Director Elizabeth Lucas and choreographer Luis Salgado had to work hard to fit it all on the off-Broadway stage. Even with no scenery except projections and a few props, the 17-member cast, plus the larger-than life story, seemed crowded in the space. I like small musicals, but this isn’t one of them. It needs a Broadway theatre and I hope it gets one.

The strong (for the most part) cast is headed by Enrique Acevedo (third from left in photo) as Zapata, with standout performances by Maria Eberline (second from left) as Josefa, his girlfriend and then wife, and Natalie Toro (left) as his mother-in-law, Senora Espejo. (Zapata! is Toro’s second recent theatrical revolution; several years ago she took command of a Broadway stage as Madame DeFarge in A Tale of Two Cities.)

I found Zapata’s story compelling, but was thrown off by the modern day story of a young Occupy Wall Street member (Andrew Call, fourth from left) that frames it. The young man travels back in time to participate in Zapata’s movement, but if I hadn’t read the press release I’m not sure I would have understood what that was all about. It doesn’t fit well with the rest of the drama, which is certainly strong enough to play on its own.

(Interestingly, this is at least the second time Zapata has found his way into musical theatre. At the end of Ragtime, as Edgar is recounting what has happened to his family members, he mentions that Younger Brother fled south to join “the great peasant revolutionary Emiliano Zapata.”)

This Zapata! features music and lyrics by Peter Edwards and a book by Peter Edwards and Ana Edwards. The songs are rousing or festive, depending on the scene, and Emiliano and Josefa have a couple lovely duets. I was startled several times, though, to hear strains of Jesus Christ Superstar and Evita in the score, almost to the point of what sounded law suit provoking.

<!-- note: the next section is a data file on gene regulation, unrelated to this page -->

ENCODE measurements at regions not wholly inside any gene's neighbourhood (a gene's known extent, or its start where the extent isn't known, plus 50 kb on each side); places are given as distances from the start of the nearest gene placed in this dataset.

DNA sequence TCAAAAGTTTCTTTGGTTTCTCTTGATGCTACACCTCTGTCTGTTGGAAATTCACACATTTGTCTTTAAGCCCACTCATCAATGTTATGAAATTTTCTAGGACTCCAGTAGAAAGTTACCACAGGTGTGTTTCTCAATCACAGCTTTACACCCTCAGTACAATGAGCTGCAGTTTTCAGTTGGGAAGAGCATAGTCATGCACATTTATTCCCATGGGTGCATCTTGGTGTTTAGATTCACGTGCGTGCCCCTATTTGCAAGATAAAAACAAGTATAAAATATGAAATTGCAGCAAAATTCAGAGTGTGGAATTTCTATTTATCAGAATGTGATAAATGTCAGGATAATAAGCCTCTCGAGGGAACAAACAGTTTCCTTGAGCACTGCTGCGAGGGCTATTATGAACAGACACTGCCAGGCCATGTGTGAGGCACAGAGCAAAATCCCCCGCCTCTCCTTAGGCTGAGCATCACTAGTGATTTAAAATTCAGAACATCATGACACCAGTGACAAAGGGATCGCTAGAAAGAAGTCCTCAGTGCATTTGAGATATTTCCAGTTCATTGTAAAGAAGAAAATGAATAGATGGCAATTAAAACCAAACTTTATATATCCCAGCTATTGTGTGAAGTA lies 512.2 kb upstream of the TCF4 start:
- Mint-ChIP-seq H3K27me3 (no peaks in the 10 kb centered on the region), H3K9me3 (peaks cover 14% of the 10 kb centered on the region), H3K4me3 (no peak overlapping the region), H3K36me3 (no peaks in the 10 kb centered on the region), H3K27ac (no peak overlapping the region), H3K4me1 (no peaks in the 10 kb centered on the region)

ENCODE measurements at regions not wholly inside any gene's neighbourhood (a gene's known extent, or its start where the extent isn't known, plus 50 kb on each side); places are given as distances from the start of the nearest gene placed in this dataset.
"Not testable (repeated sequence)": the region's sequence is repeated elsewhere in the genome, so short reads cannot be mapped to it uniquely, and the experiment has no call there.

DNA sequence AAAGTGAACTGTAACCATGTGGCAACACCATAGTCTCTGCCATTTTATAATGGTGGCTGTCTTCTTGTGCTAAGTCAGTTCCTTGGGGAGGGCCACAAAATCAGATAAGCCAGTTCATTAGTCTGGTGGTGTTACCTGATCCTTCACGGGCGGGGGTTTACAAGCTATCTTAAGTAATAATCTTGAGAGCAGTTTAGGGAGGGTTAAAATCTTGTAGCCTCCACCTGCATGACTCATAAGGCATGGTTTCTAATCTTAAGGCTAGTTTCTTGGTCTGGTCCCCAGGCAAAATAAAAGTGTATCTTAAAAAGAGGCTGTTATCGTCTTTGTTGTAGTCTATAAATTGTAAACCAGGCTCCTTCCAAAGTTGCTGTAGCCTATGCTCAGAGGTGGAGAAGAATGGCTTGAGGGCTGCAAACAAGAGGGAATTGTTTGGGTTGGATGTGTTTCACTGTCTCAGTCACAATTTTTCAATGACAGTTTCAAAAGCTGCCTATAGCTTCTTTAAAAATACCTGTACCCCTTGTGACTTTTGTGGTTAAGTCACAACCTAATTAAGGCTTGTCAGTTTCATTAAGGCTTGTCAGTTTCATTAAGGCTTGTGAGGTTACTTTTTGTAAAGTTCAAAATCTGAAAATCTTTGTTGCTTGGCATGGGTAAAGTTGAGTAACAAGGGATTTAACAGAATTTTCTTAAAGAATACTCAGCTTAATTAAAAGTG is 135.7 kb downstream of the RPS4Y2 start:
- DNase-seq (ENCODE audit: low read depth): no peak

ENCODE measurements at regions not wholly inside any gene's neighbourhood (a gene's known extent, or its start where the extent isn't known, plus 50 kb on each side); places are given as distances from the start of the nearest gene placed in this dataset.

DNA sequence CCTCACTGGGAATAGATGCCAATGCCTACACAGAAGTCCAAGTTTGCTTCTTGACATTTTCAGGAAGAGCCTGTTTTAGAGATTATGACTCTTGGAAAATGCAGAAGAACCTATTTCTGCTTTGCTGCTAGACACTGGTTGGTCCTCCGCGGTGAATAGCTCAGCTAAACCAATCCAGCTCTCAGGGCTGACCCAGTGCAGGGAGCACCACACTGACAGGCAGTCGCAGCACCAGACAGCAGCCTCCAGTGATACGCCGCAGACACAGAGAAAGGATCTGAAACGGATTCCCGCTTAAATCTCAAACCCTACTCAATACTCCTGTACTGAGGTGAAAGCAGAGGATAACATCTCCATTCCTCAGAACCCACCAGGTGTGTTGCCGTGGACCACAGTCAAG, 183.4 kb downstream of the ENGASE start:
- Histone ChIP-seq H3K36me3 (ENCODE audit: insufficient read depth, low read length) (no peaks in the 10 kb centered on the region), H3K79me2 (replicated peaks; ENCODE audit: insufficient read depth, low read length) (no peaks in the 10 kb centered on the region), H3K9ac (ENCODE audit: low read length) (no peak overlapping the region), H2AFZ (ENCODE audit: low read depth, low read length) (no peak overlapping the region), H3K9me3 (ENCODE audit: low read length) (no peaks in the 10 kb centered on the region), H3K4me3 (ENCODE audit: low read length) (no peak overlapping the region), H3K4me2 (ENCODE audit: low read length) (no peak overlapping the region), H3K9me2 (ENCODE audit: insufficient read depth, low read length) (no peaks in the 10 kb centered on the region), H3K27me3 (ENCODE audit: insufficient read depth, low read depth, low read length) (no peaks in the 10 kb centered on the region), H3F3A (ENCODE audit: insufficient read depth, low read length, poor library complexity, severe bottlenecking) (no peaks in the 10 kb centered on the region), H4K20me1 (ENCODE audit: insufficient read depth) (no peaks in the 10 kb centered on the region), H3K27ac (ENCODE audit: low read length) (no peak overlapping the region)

While the music was appealing, the sound was not. The show was horribly overly amplified, which was unnecessary in that small theatre and with belters like Toro. This really detracted from the quality of the production. Jesse Vargas provided musical arrangements and orchestrations. Kenneth Gartman was the musical director for the onstage (but unseen) band of eight musicians.

Visually, though, all was well. Asa Benally’s colorful costumes were delightful and Herrick Goldman’s lighting excellent. The show is off to a good start with this production, and I really do hope to be seeing it again on Broadway. It was a high-quality production for the bargain basement New York Musical Theatre Festival rate of $25.

Now in its ninth year, the Festival is the largest annual musical theatre event in America and is widely regarded as the essential source for new material and talent discovery, earning it the name the "Sundance of Musical Theatre."

Wednesday, August 1, 2012

The 7 Joys of Life

I am proud to be a part of this new book with my contribution, "The Joy of Arts and Theatre."